On Monday 5th August, the German Purchasing Managers Index (PMI) data for July was revised down. The IHS Markit Germany Composite PMI was revised lower to 50.9 in July 2019 from a preliminary estimate of 51.4 and below June’s 52.6 number. This meant that the forecast July figure of 55.4 was missed rather than bettered and that the month-to-month change was down, not up – which turns the report on its head.
The German economy is experiencing the weakest pace of expansion in the private sector since June 2013. The all-important manufacturing sector posted the sharpest contraction since mid-2012 and the service sector business activity growth was the weakest for six months (PMI at 54.5 from 55.8). Year-to-date the relative strength of the German service sector has ameliorated the weakness of the manufacturing sector, but that situation could be changing.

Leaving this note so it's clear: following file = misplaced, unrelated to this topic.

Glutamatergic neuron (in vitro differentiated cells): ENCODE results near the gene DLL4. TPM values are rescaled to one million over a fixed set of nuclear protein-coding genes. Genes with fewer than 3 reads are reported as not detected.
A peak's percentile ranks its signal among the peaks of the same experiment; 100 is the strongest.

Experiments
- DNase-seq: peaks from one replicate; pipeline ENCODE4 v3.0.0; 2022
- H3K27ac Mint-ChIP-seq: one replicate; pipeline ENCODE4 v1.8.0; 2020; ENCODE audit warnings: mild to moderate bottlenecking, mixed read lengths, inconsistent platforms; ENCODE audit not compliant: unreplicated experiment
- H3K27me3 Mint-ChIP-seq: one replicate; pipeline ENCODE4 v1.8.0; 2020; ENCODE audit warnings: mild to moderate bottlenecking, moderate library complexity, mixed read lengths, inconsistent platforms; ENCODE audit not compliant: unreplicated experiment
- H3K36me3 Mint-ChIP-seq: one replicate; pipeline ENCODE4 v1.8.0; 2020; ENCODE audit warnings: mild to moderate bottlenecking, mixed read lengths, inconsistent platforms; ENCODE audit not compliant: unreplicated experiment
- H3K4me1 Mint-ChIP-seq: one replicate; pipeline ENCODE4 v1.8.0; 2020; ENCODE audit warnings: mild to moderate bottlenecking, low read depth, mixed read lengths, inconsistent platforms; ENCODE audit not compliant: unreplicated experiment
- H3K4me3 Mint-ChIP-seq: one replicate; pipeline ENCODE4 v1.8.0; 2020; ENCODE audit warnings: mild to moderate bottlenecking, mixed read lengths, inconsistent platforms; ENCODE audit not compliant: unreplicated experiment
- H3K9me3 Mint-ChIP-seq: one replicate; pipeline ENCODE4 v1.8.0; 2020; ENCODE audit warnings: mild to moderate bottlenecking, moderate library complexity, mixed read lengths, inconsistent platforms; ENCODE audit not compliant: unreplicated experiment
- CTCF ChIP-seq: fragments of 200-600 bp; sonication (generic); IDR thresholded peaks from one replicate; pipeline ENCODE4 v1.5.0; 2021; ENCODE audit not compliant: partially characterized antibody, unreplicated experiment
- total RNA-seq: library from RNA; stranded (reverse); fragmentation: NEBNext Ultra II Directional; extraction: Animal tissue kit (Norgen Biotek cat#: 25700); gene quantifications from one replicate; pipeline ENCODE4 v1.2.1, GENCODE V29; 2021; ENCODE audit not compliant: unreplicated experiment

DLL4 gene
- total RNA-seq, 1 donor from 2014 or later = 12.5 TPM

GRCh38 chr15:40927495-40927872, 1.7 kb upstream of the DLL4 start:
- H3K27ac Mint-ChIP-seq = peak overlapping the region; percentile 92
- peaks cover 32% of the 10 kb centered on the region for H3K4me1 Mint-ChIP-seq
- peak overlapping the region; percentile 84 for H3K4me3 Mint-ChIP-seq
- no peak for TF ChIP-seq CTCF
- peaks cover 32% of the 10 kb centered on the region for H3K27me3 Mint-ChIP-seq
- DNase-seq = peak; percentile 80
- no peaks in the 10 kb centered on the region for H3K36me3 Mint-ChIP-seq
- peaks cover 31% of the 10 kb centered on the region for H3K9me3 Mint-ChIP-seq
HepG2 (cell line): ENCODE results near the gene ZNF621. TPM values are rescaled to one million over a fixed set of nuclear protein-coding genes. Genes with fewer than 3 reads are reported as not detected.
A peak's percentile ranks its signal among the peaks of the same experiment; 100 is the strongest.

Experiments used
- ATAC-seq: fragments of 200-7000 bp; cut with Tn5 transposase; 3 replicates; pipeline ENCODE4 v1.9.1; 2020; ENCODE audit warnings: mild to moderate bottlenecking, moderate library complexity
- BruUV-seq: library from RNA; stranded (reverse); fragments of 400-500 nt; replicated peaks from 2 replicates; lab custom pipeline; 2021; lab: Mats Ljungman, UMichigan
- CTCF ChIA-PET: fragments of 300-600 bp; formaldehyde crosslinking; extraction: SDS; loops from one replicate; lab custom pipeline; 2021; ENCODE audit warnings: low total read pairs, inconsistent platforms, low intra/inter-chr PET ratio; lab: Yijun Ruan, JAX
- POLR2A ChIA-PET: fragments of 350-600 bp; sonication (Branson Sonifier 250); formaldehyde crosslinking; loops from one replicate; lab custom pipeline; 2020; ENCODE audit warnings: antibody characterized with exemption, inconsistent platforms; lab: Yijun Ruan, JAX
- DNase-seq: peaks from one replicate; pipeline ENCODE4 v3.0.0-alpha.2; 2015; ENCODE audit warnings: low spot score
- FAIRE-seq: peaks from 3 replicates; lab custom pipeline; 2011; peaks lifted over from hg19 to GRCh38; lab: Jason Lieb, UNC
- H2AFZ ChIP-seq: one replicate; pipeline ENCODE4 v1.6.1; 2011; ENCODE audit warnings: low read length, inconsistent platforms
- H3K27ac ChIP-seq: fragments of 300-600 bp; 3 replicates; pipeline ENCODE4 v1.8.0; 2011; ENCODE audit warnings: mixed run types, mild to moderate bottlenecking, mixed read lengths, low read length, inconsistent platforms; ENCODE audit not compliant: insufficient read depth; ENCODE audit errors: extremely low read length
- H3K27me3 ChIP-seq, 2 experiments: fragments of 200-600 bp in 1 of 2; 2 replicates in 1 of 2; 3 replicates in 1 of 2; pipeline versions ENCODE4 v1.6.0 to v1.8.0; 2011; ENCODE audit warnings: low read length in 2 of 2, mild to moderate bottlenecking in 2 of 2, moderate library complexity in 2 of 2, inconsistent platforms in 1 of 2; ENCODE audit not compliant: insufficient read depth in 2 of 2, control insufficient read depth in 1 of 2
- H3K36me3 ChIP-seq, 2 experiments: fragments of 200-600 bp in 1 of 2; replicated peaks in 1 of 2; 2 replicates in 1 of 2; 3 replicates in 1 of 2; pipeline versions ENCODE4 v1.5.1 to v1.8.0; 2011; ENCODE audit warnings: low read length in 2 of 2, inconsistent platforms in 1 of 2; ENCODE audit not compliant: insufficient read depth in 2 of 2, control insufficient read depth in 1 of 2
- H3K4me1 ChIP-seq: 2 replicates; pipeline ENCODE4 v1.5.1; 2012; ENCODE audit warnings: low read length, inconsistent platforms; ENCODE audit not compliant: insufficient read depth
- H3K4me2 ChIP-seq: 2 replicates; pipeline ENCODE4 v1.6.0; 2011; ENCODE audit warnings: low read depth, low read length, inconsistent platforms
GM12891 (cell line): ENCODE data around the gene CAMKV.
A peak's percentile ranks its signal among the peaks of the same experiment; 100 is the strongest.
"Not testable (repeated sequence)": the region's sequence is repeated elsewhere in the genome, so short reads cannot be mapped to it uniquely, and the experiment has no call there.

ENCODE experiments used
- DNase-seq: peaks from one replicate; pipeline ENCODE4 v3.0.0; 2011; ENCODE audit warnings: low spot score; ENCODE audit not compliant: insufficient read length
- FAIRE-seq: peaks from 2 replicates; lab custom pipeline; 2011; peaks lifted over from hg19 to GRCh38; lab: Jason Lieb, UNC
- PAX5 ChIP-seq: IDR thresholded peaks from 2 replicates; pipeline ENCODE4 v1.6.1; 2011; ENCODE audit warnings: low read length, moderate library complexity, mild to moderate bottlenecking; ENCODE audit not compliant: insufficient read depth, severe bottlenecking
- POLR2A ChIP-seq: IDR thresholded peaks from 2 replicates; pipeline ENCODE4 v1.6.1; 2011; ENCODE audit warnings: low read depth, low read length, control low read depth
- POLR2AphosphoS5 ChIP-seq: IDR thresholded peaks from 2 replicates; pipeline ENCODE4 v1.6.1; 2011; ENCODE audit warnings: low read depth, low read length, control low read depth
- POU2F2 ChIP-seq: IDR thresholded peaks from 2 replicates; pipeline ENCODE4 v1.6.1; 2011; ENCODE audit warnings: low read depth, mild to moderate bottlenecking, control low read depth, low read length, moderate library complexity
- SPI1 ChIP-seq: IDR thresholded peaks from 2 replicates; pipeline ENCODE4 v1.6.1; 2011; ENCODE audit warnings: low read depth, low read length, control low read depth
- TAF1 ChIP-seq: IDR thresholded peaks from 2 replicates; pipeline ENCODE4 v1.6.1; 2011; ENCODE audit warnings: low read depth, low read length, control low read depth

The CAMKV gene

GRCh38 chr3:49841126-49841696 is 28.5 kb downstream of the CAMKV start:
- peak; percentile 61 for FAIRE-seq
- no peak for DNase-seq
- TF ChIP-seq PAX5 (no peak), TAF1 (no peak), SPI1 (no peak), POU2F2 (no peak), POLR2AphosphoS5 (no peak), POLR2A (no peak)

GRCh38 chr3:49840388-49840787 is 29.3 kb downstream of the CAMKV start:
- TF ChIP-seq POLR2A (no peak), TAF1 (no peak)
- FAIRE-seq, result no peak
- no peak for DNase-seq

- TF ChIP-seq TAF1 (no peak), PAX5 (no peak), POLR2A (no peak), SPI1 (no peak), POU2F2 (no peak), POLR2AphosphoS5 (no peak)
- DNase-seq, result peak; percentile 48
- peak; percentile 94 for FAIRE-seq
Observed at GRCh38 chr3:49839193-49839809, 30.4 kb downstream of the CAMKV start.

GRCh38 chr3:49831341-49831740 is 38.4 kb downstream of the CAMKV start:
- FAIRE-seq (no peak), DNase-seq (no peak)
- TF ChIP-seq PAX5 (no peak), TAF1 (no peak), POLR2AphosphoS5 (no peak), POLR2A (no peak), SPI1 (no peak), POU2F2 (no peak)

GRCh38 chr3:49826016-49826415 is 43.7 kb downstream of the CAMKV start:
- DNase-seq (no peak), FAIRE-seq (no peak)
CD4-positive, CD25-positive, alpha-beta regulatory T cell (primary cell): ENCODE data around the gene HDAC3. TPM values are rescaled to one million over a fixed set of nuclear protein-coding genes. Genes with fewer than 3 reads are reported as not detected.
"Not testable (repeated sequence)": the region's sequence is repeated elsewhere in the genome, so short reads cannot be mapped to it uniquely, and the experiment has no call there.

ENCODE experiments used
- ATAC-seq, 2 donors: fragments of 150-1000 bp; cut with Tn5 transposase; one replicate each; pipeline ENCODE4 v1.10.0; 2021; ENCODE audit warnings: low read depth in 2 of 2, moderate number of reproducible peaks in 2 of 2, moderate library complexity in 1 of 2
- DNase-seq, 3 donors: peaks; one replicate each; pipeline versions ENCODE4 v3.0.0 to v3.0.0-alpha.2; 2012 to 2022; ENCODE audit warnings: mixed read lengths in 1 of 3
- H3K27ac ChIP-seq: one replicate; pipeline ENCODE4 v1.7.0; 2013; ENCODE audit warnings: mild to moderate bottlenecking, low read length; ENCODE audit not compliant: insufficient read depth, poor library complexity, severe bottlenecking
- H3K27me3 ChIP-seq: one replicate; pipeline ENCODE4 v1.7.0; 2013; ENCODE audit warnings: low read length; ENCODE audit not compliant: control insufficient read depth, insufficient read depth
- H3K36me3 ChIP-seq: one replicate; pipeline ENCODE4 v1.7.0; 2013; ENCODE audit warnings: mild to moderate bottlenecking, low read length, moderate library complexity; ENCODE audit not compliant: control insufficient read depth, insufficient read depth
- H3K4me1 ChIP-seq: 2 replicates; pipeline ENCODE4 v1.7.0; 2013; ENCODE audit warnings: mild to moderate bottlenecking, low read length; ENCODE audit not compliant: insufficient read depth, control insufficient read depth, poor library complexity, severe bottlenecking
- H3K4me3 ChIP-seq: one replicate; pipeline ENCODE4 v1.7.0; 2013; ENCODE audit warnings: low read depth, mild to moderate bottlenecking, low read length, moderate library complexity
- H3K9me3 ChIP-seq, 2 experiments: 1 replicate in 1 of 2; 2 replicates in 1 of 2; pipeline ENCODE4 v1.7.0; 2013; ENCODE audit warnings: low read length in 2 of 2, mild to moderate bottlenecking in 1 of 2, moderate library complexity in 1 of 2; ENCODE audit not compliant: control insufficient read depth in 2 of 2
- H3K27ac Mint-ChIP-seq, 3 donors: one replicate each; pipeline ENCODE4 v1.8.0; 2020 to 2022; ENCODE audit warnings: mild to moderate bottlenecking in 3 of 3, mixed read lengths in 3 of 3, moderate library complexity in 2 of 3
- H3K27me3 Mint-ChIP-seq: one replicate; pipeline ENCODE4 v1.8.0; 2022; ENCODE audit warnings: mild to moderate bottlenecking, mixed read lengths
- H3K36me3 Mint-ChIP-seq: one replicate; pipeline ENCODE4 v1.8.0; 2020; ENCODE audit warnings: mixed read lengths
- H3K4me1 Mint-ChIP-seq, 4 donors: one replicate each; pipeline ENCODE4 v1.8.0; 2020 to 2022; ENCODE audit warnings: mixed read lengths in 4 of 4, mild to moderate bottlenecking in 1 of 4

German Composite PMI:
Sterling is still in a four month downward trend against the euro. A messy Brexit would be bad for both parties, but the chance of it happening is weighing heavier on the pound than the euro. There is also the fact that the UK Bank Rate is at 0.75% and the ECB deposit facility is already negative at -0.4%. The Bank of England could be in a better position if it chose to reduce rates and spur internal growth, but this would weaken the pound. The ECB has much less freedom to use rates as a policy tool.
GBPEUR – One year price chart:
The strength of the euro was reported by Reuters to be one of the factors causing economic growth to be so poor. Reuters polling correspondent, Jonathan Cable, said:
“Forward-looking indicators suggested there won’t be a turnaround anytime soon and demand for services in the eurozone waned, hit by falling new export business.”
Any movement to the upside in GBPEUR could see the downward trend broken. RBC economists were today telling their clients:
“Poor survey and hard data prints recently, along with the announcement of 10% additional tariffs on Chinese goods imports to the US will likely weigh on investor sentiment for the euro area in August.”
GBPEUR – Three month chart – potential breakout territory: